• Your bank received $6,000 for real estate taxes, but only paid $5,500. It may keep the extra $500 to apply to the next tax bill or refund it to you at some point, but meanwhile, you’re making a mistake if you enter $6,000 on Schedule A.
  • Instead, take the number from Form 1098—which your bank sends you each year—that shows the actual taxes paid.

Trap #2: Line 6 - tax calculations for recent buyers and sellers

If you bought or sold a home in the middle of 2012, figuring out what to put on line 6 of your Schedule A Form is tricky.

Don’t simply enter the number from your property tax bill on line 6 as you would if you owned the house the whole year. If you bought or sold a house in midyear, you should instead use the property tax amount listed on your HUD-1 closing statement, says Phil Marti, a retired IRS official.

Here’s why: Generally, depending on the local tax cycle, either the seller gives the buyer money to pay the taxes when they come due or, if the seller has already paid taxes, the buyer reimburses the seller at closing. Those taxes are deductible that year, but won’t be reflected on your property tax bill.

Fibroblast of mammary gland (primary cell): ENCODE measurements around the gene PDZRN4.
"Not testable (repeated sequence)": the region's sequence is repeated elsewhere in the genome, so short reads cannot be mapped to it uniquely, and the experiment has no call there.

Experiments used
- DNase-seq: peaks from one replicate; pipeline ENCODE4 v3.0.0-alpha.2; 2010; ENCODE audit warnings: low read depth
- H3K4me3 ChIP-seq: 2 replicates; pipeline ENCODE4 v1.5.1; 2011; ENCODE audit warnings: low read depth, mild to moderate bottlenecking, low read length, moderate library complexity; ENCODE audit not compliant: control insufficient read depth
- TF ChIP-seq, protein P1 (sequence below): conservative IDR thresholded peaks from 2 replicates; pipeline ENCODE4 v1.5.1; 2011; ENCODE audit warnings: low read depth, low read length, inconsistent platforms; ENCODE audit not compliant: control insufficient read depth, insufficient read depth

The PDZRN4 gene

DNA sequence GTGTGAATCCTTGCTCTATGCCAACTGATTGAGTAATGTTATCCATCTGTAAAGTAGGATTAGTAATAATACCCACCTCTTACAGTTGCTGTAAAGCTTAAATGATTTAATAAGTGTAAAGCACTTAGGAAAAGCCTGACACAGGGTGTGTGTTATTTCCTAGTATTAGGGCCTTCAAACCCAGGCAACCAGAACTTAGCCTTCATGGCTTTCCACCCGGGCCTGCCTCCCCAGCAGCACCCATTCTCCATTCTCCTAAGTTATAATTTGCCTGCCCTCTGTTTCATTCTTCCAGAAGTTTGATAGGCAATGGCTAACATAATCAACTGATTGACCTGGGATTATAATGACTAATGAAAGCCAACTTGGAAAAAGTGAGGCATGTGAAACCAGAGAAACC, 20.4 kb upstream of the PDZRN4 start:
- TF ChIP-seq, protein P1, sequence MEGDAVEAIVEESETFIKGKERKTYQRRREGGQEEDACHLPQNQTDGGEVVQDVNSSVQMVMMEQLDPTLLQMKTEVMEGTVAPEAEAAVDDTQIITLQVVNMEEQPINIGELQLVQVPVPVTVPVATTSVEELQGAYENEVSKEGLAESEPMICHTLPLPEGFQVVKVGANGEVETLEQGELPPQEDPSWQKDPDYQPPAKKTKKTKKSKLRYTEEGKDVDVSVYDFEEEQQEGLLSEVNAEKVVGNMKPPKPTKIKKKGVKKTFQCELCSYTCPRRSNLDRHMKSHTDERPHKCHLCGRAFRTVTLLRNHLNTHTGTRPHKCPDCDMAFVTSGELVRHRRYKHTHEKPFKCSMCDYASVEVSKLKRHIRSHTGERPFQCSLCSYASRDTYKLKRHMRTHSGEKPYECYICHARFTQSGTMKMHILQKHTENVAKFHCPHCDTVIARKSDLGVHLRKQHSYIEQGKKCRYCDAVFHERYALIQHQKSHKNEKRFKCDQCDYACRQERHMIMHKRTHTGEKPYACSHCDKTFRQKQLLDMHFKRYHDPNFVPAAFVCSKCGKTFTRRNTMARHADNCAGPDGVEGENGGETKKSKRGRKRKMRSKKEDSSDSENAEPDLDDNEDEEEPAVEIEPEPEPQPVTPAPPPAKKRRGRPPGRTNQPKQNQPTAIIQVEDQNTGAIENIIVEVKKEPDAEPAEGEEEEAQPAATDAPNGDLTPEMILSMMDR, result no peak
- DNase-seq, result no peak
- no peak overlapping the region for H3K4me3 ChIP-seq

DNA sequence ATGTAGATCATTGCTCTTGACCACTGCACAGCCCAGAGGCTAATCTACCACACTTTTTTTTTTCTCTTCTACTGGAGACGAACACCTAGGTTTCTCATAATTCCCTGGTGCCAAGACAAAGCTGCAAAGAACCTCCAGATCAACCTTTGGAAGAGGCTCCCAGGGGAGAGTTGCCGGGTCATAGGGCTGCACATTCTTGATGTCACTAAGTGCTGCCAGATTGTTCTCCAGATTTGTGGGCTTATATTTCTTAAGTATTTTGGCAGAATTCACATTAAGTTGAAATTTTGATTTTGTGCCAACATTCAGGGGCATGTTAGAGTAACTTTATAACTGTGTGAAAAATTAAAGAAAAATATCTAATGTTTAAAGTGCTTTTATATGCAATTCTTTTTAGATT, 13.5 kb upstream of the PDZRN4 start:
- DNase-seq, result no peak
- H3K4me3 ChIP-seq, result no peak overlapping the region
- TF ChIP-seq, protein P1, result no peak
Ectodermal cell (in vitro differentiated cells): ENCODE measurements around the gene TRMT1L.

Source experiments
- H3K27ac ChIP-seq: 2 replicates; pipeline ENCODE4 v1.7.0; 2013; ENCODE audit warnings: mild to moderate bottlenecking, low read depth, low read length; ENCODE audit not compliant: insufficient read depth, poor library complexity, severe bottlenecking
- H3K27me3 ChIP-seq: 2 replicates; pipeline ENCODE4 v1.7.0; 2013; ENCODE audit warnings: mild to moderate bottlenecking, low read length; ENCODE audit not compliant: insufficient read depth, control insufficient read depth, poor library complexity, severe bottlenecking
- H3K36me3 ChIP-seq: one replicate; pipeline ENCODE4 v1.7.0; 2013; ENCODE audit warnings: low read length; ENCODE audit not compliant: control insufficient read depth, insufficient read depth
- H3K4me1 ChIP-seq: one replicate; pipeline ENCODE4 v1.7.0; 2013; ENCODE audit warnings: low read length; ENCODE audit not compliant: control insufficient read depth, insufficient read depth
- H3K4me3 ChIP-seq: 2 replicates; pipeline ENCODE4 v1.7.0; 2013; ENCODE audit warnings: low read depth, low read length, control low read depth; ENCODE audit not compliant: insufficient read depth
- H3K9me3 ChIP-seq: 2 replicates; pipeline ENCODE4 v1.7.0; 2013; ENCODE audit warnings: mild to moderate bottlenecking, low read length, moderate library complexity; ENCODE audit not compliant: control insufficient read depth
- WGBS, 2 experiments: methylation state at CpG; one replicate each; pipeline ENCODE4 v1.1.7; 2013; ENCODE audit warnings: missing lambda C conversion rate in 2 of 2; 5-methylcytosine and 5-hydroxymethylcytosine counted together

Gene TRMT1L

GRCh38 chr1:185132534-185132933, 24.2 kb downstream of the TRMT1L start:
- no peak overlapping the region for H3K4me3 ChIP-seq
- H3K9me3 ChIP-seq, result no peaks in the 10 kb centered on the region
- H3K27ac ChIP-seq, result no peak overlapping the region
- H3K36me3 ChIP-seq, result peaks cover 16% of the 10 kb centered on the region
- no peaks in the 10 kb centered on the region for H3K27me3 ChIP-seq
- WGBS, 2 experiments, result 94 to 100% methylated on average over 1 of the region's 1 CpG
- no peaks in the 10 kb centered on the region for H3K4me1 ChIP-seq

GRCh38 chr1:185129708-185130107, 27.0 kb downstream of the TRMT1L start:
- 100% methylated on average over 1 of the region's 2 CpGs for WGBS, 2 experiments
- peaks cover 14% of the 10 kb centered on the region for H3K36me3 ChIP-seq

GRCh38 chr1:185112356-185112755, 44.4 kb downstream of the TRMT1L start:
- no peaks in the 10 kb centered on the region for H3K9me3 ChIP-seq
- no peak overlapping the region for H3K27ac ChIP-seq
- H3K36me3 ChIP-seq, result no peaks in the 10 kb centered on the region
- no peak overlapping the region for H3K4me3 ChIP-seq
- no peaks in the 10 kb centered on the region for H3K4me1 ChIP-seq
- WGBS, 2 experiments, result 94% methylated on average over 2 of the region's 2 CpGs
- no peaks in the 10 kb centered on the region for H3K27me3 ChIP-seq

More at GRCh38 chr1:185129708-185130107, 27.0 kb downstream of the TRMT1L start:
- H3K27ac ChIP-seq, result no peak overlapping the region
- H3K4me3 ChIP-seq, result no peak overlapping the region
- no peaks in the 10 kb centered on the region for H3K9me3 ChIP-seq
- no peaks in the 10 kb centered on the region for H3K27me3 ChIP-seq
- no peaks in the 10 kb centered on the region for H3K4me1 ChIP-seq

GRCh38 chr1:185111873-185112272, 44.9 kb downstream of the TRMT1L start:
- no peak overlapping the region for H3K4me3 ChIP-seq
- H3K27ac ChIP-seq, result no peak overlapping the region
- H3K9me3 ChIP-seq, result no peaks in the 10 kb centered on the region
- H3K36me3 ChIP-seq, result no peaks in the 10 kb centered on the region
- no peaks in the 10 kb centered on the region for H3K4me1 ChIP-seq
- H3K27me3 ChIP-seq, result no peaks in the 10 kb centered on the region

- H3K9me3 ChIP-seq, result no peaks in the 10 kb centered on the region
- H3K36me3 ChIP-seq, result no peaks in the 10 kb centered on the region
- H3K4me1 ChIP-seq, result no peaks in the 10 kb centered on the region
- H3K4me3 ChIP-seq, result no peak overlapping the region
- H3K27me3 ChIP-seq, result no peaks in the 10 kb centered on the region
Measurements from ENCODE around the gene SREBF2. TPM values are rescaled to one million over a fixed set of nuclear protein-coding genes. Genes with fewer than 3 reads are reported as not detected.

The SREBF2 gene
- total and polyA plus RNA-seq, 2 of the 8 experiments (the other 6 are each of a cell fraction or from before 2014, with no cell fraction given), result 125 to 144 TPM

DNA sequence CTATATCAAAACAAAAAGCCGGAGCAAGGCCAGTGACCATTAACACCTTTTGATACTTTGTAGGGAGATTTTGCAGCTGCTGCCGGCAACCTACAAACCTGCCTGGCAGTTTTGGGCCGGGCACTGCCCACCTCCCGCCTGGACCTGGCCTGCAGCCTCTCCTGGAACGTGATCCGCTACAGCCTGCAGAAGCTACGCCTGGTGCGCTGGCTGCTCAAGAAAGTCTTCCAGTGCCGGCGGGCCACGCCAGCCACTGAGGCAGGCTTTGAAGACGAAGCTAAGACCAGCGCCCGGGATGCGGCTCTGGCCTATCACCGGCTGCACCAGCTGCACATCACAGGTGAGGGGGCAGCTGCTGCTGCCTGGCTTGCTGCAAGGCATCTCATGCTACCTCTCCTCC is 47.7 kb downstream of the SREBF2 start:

Trap #3: Line 10 - properly deducting points

You can deduct points paid on a refinance, but not all at once, says David Sands, a CPA with Buchbinder Tunick & Co LLP. Rather, you deduct them over the life of your loan. So if you paid $1,000 in points for a 10-year refinance, you’re entitled to deduct only $100 per year on your Schedule A Form.

Trap #4: Line 10 - HELOC limits

If you took out a home equity line of credit (HELOC), you can generally deduct the interest on it only up to $100,000 of debt each year, says Matthew Lender, a CPA with EisnerLubin LLP.

For example, if you have a HELOC for $200,000, the bank will send you Form 1098 for interest paid on $200,000. But you can deduct only the interest paid on $100,000. If you just pull the number off Form 1098, you’ll deduct more than you’re entitled to.

Trap #5: line 13 - Private mortgage insurance

You can deduct PMI on your Schedule A Form, as long as you started paying the insurance after Dec. 31, 2006. Congress renewed the PMI deduction for 2012 and 2013 for people making less than $110,000.